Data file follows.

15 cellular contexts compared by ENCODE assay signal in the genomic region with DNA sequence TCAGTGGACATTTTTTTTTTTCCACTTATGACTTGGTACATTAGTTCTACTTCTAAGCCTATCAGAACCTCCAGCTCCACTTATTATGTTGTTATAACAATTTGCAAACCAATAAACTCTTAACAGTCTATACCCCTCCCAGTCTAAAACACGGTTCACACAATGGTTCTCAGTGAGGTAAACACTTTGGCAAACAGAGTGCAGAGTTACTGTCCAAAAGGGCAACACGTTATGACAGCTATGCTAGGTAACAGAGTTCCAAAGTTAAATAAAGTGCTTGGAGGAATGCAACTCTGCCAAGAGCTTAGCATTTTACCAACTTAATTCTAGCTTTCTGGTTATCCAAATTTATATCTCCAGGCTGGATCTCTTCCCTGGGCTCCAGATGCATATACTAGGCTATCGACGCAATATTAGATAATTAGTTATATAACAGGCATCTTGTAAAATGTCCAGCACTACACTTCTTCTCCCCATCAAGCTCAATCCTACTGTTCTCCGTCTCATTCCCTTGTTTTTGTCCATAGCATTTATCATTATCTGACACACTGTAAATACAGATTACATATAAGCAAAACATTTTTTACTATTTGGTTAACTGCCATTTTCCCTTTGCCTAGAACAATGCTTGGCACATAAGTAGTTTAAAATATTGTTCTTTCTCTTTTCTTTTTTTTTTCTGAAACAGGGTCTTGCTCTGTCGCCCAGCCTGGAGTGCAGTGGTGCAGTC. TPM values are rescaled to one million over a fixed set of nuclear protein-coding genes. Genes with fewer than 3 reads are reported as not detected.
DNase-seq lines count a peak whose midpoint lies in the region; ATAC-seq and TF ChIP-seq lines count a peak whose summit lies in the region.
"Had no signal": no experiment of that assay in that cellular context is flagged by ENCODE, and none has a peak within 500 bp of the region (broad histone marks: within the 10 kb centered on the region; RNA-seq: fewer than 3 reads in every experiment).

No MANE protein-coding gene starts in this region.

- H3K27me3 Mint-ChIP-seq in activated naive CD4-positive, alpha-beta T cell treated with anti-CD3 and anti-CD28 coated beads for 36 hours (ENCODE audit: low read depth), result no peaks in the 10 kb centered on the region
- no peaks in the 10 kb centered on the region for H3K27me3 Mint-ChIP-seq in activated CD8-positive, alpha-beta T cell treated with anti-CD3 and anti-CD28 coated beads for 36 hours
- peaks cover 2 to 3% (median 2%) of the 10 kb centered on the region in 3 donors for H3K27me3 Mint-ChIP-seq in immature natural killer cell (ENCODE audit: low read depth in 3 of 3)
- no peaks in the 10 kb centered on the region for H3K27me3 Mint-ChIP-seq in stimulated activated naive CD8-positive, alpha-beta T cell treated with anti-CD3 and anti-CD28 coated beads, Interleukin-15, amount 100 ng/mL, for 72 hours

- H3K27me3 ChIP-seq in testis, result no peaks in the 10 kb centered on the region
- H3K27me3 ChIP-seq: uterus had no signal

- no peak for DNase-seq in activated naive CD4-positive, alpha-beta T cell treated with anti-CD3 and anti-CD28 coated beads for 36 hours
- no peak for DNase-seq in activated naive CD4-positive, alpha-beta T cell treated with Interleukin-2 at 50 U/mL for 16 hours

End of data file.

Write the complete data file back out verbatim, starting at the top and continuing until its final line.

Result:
15 cellular contexts compared by ENCODE assay signal in the genomic region with DNA sequence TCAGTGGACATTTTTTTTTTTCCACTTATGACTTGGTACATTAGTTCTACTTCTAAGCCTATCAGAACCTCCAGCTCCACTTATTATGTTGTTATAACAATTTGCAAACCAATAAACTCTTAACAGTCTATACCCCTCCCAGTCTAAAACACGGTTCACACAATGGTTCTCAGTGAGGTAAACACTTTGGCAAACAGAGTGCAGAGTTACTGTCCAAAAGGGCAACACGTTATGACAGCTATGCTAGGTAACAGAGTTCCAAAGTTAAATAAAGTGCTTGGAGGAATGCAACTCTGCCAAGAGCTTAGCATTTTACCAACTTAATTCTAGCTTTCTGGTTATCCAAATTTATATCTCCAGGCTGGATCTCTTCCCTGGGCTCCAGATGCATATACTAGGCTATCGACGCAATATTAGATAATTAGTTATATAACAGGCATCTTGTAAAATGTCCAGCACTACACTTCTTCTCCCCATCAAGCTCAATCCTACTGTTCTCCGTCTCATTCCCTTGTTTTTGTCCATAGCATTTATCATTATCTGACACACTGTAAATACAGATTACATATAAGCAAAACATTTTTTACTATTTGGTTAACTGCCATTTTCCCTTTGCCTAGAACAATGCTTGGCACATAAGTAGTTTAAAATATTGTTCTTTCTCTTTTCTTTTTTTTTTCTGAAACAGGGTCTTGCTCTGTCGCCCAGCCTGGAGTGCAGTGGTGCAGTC. TPM values are rescaled to one million over a fixed set of nuclear protein-coding genes. Genes with fewer than 3 reads are reported as not detected.
DNase-seq lines count a peak whose midpoint lies in the region; ATAC-seq and TF ChIP-seq lines count a peak whose summit lies in the region.
"Had no signal": no experiment of that assay in that cellular context is flagged by ENCODE, and none has a peak within 500 bp of the region (broad histone marks: within the 10 kb centered on the region; RNA-seq: fewer than 3 reads in every experiment).

No MANE protein-coding gene starts in this region.

- H3K27me3 Mint-ChIP-seq in activated naive CD4-positive, alpha-beta T cell treated with anti-CD3 and anti-CD28 coated beads for 36 hours (ENCODE audit: low read depth), result no peaks in the 10 kb centered on the region
- no peaks in the 10 kb centered on the region for H3K27me3 Mint-ChIP-seq in activated CD8-positive, alpha-beta T cell treated with anti-CD3 and anti-CD28 coated beads for 36 hours
- peaks cover 2 to 3% (median 2%) of the 10 kb centered on the region in 3 donors for H3K27me3 Mint-ChIP-seq in immature natural killer cell (ENCODE audit: low read depth in 3 of 3)
- no peaks in the 10 kb centered on the region for H3K27me3 Mint-ChIP-seq in stimulated activated naive CD8-positive, alpha-beta T cell treated with anti-CD3 and anti-CD28 coated beads, Interleukin-15, amount 100 ng/mL, for 72 hours

- H3K27me3 ChIP-seq in testis, result no peaks in the 10 kb centered on the region
- H3K27me3 ChIP-seq: uterus had no signal

- no peak for DNase-seq in activated naive CD4-positive, alpha-beta T cell treated with anti-CD3 and anti-CD28 coated beads for 36 hours
- no peak for DNase-seq in activated naive CD4-positive, alpha-beta T cell treated with Interleukin-2 at 50 U/mL for 16 hours